Drive’s second key element: Mastery

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(this is part of on ongoing series on the book Drive, the Surprising Truth about What Motivates Us)

The next element of “Drive” is mastery. It is based on the premise that people hold one of two types of intelligence: one that you have a finite supply and the other that you can increase your intelligence. The second viewpoint, usually held by people who are motivated intrinsically, leads us naturally towards a push to mastery. People who believe they can improve their intelligence have a more positive attitude about setbacks and failures because they feel they are learning through the whole process. They also realize that mastery takes work and that you never really reach it, you can only get closer and closer.

Mastery is based on this mindset, but in action, it is all about working on tasks that get you into “flow”. Tasks need to be hard enough to challenge you, but not so hard that they frustrate you. Pink calls these “goldilocks” tasks”. These goldilocks tasks bring great satisfaction at work. Not only do these goldilocks tasks increase people’s enjoyment of work by turning it into play, removing basic flow type tasks that people (sometimes secretly) enjoy on a daily basis like washing dishes and working out has immediately negative psychological effects.

So now I have a big confession. It’s been a little secret for many years and I know some of you have suspected it to be true. I absolutely love creating really complex PowerPoint slides. I can get completely lost in them for hours. I feel like an author and an artist and a thinktank all wrapped up into one. I remember when we were writing our Thought Ensemble methodology a couple months after we started and I was totally, completely in the zone (with the help of a little caffeine!) for several days. There was no stopping me. And it was … FUN! I’m getting to the point that going through a presentation and cleaning up the format has totally lost its lure … and I still have my days when I stare at a blank slide overwhelmed about where to begin. But usually, PowerPoint is my flow. And now I understand why I like it!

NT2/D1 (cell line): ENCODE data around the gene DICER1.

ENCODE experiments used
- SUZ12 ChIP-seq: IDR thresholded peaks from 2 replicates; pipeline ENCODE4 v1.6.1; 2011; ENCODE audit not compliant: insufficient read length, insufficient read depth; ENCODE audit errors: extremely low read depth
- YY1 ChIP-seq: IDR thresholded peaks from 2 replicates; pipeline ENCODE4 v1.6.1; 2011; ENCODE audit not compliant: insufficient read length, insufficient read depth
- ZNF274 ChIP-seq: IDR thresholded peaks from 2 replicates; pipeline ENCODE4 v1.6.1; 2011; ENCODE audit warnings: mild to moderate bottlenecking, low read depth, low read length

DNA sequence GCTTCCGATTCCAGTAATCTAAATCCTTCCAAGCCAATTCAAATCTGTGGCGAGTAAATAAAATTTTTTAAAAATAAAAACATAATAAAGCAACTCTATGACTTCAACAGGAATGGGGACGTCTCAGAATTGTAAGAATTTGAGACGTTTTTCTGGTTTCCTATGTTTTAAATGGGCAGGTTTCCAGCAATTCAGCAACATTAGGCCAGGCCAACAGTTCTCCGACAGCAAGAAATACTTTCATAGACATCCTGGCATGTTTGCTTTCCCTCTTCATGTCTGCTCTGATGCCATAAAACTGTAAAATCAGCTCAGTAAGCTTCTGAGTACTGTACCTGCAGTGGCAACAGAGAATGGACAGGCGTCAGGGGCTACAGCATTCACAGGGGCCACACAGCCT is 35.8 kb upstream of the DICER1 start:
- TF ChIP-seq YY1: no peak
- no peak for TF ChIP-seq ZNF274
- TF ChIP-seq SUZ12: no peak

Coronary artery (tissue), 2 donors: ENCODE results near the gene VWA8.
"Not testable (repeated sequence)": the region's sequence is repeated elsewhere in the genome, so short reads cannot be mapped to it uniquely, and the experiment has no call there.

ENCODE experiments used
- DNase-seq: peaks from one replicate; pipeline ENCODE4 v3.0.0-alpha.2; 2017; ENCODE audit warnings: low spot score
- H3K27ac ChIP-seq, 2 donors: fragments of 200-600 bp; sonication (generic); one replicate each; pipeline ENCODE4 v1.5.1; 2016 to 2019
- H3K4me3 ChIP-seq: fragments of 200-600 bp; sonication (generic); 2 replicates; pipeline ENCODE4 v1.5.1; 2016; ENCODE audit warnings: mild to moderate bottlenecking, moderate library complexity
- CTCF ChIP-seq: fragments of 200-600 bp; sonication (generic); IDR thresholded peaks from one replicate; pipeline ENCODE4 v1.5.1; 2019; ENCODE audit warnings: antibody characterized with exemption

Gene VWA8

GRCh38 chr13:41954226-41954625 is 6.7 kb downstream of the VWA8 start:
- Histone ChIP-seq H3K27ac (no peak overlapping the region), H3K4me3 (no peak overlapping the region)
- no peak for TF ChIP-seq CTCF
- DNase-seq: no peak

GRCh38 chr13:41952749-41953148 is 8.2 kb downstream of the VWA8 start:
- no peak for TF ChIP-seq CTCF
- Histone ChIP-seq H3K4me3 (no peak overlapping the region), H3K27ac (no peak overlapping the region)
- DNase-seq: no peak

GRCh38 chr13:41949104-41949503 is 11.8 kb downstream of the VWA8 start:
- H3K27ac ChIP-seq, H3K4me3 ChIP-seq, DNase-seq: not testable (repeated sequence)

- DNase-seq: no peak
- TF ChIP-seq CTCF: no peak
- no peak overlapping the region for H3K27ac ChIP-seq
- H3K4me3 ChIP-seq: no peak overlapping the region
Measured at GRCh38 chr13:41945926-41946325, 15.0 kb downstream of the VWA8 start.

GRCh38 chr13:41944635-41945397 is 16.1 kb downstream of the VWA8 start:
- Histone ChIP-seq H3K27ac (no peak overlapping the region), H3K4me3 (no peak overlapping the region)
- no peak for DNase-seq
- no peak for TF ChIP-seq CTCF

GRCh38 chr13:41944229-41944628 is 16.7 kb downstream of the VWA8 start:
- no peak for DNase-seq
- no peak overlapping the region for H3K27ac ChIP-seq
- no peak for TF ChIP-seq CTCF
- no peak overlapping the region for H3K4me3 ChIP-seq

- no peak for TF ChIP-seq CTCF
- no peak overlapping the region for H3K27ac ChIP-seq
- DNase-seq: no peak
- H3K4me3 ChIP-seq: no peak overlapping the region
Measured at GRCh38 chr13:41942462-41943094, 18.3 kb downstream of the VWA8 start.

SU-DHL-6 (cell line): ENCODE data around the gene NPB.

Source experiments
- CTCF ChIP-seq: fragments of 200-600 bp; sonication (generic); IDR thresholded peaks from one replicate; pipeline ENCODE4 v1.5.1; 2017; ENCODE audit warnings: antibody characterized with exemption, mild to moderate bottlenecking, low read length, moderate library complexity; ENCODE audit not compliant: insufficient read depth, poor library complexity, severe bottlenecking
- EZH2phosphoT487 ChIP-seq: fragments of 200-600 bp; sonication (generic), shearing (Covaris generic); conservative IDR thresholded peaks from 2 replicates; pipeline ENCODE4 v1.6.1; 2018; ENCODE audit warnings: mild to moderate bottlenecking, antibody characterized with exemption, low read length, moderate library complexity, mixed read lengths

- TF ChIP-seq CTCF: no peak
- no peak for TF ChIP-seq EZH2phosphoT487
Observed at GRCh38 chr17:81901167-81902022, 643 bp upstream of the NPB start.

So how does this apply to technology organizations and consultancies? The obvious answer is that if you can get people into flow, finding goldilocks activities for them, they’ll be more motivated, productive, and fulfilled. And yet this is rarely a conversation at any type of company. We usually do a better job (because of the necessity) of moving people out of roles or getting them the help they need when they struggle with the tasks at hand. On the flip side though, we’ve all seen people who are left far too long in a role where they’ve surpassed their interest in the tasks at hand and have stopped learning much of anything new. We don’t take it seriously enough. The big fallacy is that they get better and better at their job as they approach mastery. Actually, their performance may be declining!

I think the answer here is simple. Every manager and every leader in an organization should be considering who is working in flow and how to get people into flow who are not. No, it will never be 100% of the time, but if we are conscious of it, we can make decisions to get people’s flow allocation up significantly and that could make a huge difference in organizational productivity and attitude…

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